On May 8, 2019, Washington Governor Jay Inslee signed Substitute House Bill 1450 into law. This law sets forth new restraints regarding non-compete agreements which will come into effect on January 1, 2020. Non-compete agreements have always been disfavored by courts as a restraint on trade. The Washington legislature echoed these sentiments, stating in Section 1 of the bill: “The legislature finds that workforce mobility is important to economic growth and development. Further, the legislature finds that agreements limiting competition or hiring may be contracts of adhesion that may be unreasonable.”
Some highlights of the new legislation in relation to employees include:
- There must be consideration for the employee to enter into the non-compete agreement with the employer. In other words, picture the scenario where the employee is sitting at his desk and his employer walks in and says, “Sign this, it’s required,” shoving the non-compete agreement in front of him. Employee signs it. That agreement is invalid under the new law due to the lack of consideration. In contrast, a non-compete agreement needs to be signed at the initiation of the employer-employee relationship or, later on, if the employer provides additional consideration (generally, a bonus or a raise in pay) in exchange for the employee’s agreement to adhere to the non-compete agreement.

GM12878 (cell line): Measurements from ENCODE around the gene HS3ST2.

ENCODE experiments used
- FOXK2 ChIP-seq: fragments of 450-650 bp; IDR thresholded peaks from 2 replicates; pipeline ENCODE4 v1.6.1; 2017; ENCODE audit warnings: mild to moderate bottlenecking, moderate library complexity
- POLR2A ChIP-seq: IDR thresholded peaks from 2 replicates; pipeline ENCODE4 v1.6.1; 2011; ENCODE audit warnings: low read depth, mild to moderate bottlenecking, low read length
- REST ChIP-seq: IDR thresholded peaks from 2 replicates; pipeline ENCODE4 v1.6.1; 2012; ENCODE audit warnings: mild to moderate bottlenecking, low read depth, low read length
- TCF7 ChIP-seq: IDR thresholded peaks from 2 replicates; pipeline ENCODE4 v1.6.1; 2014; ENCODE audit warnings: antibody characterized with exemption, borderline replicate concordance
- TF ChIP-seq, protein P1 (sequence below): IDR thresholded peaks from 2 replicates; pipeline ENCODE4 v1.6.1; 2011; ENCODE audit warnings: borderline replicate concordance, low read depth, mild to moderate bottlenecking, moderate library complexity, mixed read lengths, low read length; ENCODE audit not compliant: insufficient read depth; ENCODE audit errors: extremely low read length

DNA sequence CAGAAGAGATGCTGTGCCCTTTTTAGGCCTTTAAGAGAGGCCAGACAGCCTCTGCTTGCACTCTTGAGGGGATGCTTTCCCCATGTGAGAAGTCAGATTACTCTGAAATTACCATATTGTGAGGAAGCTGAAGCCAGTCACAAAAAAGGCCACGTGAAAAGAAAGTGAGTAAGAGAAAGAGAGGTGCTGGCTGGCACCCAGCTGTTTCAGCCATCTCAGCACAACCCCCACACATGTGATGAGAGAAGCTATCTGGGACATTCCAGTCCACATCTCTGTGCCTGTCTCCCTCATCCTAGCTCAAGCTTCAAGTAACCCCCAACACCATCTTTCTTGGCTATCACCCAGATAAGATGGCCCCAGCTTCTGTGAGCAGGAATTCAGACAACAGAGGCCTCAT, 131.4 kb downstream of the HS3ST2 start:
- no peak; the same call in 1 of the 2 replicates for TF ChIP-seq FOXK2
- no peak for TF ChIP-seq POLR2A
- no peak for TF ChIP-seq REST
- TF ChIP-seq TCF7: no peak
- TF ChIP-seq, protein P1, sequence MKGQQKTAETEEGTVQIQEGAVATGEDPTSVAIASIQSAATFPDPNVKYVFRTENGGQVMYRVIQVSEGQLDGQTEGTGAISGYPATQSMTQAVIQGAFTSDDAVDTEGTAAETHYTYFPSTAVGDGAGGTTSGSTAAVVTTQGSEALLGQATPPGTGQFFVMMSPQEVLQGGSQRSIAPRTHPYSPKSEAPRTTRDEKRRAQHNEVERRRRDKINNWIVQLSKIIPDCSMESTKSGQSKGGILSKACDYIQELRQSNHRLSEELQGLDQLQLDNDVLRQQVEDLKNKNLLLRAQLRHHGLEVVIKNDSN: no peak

- The employee must earn over $100,000 a year for the non-compete agreement to be valid.
- If an employee is laid off, the non-compete agreement cannot be enforced unless it “includes compensation equivalent to the employee’s base salary at the time of termination for the period of enforcement minus compensation earned through subsequent employment during the period of enforcement.” This provision protects an employee who is laid off, and then prohibited from seeking other work pursuant to a non-compete agreement.
- A presumption exists that any non-compete agreement that binds an employee for over eighteen months is unreasonable and unenforceable. The employer “may rebut that presumption by proving by clear and convincing evidence that a duration longer than eighteen months is necessary to protect the party’s business or goodwill.”
In relation to independent contractors, the non-compete agreement will be void and unenforceable unless the independent contractor’s earnings from the party retaining the contractor exceed $250,000 per year.
Also of interest – the Washington Attorney General also has a right to pursue relief against the employer or party retaining the independent contractor for violations of the new law.
If you have any questions about this new law in relation to your business, we will be happy to help.